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An unusual corneal limbal foreign body: Ostracoda shell

Published:September 27, 2012DOI:https://doi.org/10.1016/j.jcjo.2012.04.019
      A 7-year-old boy was referred by the emergency department for a corneal limbal foreign body in his right eye. The patient's parents had first noted the lesion 3 days earlier, after he had been swimming in Lake Manitoba while on vacation. He was asymptomatic other than some mild ocular irritation. The ocular and medical histories were unremarkable.
      On examination, the visual acuity was 20/25 OD and 20/20 OS. Slit-lamp biomicroscopy revealed a smooth, brown-black, semitransparent, dome-shaped foreign body measuring 2.5 × 0.7 mm superficially embedded in the inferotemporal corneal limbus OD (Fig. 1). The surrounding conjunctiva was injected. Trace fluorescein uptake was noted around the lesion. The remainder of the ocular examination was unremarkable.
      Figure thumbnail gr1
      Fig. 1View of anterior segment of corneal foreign body, which was firmly adherent to the limbal region of the right eye. Magnified view of corneal foreign body, an Ostracoda shell (inset).
      Because of limited patient cooperation, removal of the lesion under slit-lamp visualization was unsuccessful. Under general anesthesia, the lesion was found to be firmly adherent to the underlying cornea. The lesion was suspected to be biologic in origin, so hypertonic (5% NaCl) saline solution was applied to the cornea. The foreign body was then readily removed, leaving only a small epithelial defect. Three days later, the signs and symptoms had resolved completely, and the visual acuity was 20/20 OU.
      Histopathologic examination of the formalin-fixed, paraffin-embedded specimen disclosed an intact pigmented, birefringent, acellular shell with a hollow core containing scattered, predominantly acute inflammatory cells, some of which were adherent to its outer surface (Fig. 2). Further analysis of the specimen by a biologist (LG) at the University of Manitoba revealed it to be the shell of an Ostracoda of either the Darwinulidae or the Cypridae family, both of which inhabit Lake Manitoba.
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      Fig. 2Histopathologic examination disclosed an intact pigmented, birefringent, acellular shell with a hollow core containing several predominantly acute inflammatory cells, some of which were adherent to its outer surface (hematoxylin and eosin, ×200).
      The Ostracoda are a class of the Crustacea ranging in size from 0.2 to 30 millimeters.
      • Brusca R.C.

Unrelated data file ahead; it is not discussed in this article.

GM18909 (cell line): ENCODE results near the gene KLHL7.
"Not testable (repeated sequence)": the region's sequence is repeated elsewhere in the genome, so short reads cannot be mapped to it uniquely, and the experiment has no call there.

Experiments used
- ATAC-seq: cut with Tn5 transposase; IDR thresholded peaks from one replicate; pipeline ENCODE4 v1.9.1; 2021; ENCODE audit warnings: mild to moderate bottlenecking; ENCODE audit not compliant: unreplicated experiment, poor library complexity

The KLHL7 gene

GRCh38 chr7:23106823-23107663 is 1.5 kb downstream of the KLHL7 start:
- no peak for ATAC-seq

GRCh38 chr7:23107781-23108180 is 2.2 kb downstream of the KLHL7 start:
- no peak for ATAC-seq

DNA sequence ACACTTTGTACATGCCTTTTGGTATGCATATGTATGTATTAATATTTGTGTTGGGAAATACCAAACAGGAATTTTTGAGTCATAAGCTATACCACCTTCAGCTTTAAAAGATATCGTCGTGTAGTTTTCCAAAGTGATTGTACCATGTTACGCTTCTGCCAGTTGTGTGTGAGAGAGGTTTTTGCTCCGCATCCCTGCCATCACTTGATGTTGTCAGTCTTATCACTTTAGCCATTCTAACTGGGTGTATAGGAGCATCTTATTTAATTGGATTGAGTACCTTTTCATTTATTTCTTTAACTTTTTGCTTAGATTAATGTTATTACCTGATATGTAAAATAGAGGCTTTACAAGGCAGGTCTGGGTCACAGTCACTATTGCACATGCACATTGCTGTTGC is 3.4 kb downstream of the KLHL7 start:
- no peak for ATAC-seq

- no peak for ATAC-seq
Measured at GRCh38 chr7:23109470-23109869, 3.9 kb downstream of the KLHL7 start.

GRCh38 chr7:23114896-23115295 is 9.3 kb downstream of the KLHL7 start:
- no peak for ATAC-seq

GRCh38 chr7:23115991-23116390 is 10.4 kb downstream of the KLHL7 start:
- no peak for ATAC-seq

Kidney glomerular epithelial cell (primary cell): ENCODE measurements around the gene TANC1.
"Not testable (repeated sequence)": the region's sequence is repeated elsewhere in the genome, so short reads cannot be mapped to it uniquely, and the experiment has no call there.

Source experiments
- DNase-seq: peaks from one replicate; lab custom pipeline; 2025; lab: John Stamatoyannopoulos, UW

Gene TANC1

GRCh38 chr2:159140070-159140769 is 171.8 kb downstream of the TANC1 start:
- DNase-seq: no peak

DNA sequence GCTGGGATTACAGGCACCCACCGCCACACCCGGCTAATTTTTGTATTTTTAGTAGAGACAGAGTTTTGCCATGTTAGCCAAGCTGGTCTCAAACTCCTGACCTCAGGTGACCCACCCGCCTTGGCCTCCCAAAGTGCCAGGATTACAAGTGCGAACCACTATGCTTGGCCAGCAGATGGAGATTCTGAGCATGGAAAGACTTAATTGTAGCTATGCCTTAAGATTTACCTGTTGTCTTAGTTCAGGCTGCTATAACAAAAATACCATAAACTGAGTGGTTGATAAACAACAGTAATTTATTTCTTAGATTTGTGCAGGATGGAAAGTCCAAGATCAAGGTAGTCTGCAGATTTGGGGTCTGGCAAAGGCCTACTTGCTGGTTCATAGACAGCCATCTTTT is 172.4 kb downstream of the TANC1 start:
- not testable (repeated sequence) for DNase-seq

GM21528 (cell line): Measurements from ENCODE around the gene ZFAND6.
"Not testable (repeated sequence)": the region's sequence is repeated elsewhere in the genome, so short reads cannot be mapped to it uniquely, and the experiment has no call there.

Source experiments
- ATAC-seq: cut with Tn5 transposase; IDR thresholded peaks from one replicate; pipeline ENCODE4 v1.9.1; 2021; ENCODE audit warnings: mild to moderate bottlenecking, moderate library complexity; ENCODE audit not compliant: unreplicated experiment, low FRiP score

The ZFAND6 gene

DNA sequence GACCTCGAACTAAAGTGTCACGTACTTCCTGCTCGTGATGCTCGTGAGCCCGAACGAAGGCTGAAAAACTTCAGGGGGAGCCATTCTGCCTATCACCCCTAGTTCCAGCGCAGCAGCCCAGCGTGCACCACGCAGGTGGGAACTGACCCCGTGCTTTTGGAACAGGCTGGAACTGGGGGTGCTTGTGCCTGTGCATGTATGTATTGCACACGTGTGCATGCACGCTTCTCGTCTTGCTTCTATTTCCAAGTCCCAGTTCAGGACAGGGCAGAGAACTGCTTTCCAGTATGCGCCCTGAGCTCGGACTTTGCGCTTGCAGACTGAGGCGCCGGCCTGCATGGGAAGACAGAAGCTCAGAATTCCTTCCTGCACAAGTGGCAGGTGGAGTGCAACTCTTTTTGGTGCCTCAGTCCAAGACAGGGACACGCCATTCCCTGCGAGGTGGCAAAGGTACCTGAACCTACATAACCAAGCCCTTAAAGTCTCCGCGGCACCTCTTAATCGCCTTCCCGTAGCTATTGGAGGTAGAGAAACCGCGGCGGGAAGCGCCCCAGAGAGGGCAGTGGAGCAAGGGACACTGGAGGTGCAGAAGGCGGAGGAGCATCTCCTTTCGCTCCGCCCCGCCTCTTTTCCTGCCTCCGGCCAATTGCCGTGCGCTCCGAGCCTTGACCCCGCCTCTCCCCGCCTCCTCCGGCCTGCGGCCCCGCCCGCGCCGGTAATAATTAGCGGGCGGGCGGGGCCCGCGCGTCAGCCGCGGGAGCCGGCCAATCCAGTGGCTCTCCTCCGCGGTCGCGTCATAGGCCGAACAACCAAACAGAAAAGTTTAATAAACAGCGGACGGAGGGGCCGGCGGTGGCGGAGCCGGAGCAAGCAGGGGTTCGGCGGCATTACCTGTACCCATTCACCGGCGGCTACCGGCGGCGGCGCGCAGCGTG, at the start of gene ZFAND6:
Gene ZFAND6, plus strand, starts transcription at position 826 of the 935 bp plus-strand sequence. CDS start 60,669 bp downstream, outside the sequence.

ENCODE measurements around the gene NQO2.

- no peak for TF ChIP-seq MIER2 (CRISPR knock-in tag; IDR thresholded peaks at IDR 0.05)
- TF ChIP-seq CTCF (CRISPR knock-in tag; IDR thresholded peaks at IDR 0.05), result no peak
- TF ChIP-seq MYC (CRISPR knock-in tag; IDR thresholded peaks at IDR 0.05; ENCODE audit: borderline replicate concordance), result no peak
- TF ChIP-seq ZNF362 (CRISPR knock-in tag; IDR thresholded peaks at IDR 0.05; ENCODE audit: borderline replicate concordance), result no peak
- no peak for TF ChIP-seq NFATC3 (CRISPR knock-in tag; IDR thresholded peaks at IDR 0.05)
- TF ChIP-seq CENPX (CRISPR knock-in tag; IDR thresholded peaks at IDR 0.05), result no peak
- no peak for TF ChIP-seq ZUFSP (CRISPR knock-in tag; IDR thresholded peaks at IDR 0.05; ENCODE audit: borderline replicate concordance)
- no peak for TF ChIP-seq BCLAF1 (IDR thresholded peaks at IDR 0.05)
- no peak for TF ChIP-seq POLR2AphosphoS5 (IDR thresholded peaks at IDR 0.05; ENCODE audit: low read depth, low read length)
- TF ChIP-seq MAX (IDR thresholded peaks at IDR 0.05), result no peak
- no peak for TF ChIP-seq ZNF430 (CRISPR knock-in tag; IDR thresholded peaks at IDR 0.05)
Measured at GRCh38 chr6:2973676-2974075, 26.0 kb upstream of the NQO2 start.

• Brusca G.J.
      They inhabit virtually all aquatic habitats, with some species living terrestrially in moss.
      • Henderson P.A.
      Freshwater Ostracods: keys and notes for the identification of the species.
      Their bodies are laterally compressed and completely enclosed in a bivalved carapace, or shell, composed primarily of chitin.
      • McLaughlin P.A.
      Comparative Morphology of Recent Crustacea.
      These shells can be strongly resistant to decomposition after the organism dies. The acquisition of this lesion in our patient most likely represents simple contamination after swimming in lake water.
      Ostracoda should be considered in patients presenting with corneal foreign bodies after swimming, as occurred with our patient. To the best of our knowledge, this is the first report of an Ostracoda shell appearing as a corneal foreign body. However, other freshwater organisms such as leeches have rarely been reported as corneal foreign bodies.
      • Gilkes M.
      Leech-bite of the cornea.
      Such foreign bodies located along the corneal limbus in a child may simulate prolapsed uveal tissue, therefore detailed ocular examination is important to rule out occult trauma.

      References

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        • Brusca G.J.
        Invertebrates. 2nd ed. Sinauer Associates, Sunderland, MA2003
        • Henderson P.A.
        Freshwater Ostracods: keys and notes for the identification of the species.
        Universal Book Services, Oegstgeest, Netherlands1990
        • McLaughlin P.A.
        Comparative Morphology of Recent Crustacea.
        WH Freeman, San Francisco, CA1980
        • Gilkes M.
        Leech-bite of the cornea.
        Br J Ophthalmol. 1957; 41: 124-125